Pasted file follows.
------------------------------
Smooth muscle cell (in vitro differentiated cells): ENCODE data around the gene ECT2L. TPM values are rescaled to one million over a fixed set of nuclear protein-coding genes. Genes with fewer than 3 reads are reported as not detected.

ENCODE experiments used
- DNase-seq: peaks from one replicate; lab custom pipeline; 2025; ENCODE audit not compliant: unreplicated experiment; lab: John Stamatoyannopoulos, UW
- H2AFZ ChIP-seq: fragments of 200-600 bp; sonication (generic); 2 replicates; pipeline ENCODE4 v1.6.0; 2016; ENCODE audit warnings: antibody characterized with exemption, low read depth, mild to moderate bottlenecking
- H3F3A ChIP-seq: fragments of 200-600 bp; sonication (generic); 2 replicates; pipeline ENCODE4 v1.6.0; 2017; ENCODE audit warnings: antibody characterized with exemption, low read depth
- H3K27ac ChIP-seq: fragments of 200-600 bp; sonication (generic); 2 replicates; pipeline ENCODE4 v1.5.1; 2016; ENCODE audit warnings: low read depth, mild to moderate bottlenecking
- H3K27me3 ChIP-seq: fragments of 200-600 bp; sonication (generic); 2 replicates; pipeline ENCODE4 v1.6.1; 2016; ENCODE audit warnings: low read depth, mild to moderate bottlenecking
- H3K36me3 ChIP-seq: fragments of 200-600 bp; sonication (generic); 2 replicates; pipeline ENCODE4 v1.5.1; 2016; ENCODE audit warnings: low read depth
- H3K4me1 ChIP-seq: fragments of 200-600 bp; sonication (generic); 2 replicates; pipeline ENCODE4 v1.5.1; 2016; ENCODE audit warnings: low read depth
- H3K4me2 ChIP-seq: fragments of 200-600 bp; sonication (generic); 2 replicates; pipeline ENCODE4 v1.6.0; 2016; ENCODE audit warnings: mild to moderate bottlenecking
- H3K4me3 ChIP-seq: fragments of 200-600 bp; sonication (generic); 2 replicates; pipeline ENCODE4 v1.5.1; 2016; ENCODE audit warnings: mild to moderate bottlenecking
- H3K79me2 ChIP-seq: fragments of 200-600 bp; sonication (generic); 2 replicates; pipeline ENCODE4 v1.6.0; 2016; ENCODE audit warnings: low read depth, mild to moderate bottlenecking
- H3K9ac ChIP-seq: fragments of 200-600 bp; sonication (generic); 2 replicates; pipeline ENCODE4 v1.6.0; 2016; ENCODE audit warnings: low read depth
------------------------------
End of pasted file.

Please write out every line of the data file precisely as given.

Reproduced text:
Smooth muscle cell (in vitro differentiated cells): ENCODE data around the gene ECT2L. TPM values are rescaled to one million over a fixed set of nuclear protein-coding genes. Genes with fewer than 3 reads are reported as not detected.

ENCODE experiments used
- DNase-seq: peaks from one replicate; lab custom pipeline; 2025; ENCODE audit not compliant: unreplicated experiment; lab: John Stamatoyannopoulos, UW
- H2AFZ ChIP-seq: fragments of 200-600 bp; sonication (generic); 2 replicates; pipeline ENCODE4 v1.6.0; 2016; ENCODE audit warnings: antibody characterized with exemption, low read depth, mild to moderate bottlenecking
- H3F3A ChIP-seq: fragments of 200-600 bp; sonication (generic); 2 replicates; pipeline ENCODE4 v1.6.0; 2017; ENCODE audit warnings: antibody characterized with exemption, low read depth
- H3K27ac ChIP-seq: fragments of 200-600 bp; sonication (generic); 2 replicates; pipeline ENCODE4 v1.5.1; 2016; ENCODE audit warnings: low read depth, mild to moderate bottlenecking
- H3K27me3 ChIP-seq: fragments of 200-600 bp; sonication (generic); 2 replicates; pipeline ENCODE4 v1.6.1; 2016; ENCODE audit warnings: low read depth, mild to moderate bottlenecking
- H3K36me3 ChIP-seq: fragments of 200-600 bp; sonication (generic); 2 replicates; pipeline ENCODE4 v1.5.1; 2016; ENCODE audit warnings: low read depth
- H3K4me1 ChIP-seq: fragments of 200-600 bp; sonication (generic); 2 replicates; pipeline ENCODE4 v1.5.1; 2016; ENCODE audit warnings: low read depth
- H3K4me2 ChIP-seq: fragments of 200-600 bp; sonication (generic); 2 replicates; pipeline ENCODE4 v1.6.0; 2016; ENCODE audit warnings: mild to moderate bottlenecking
- H3K4me3 ChIP-seq: fragments of 200-600 bp; sonication (generic); 2 replicates; pipeline ENCODE4 v1.5.1; 2016; ENCODE audit warnings: mild to moderate bottlenecking
- H3K79me2 ChIP-seq: fragments of 200-600 bp; sonication (generic); 2 replicates; pipeline ENCODE4 v1.6.0; 2016; ENCODE audit warnings: low read depth, mild to moderate bottlenecking
- H3K9ac ChIP-seq: fragments of 200-600 bp; sonication (generic); 2 replicates; pipeline ENCODE4 v1.6.0; 2016; ENCODE audit warnings: low read depth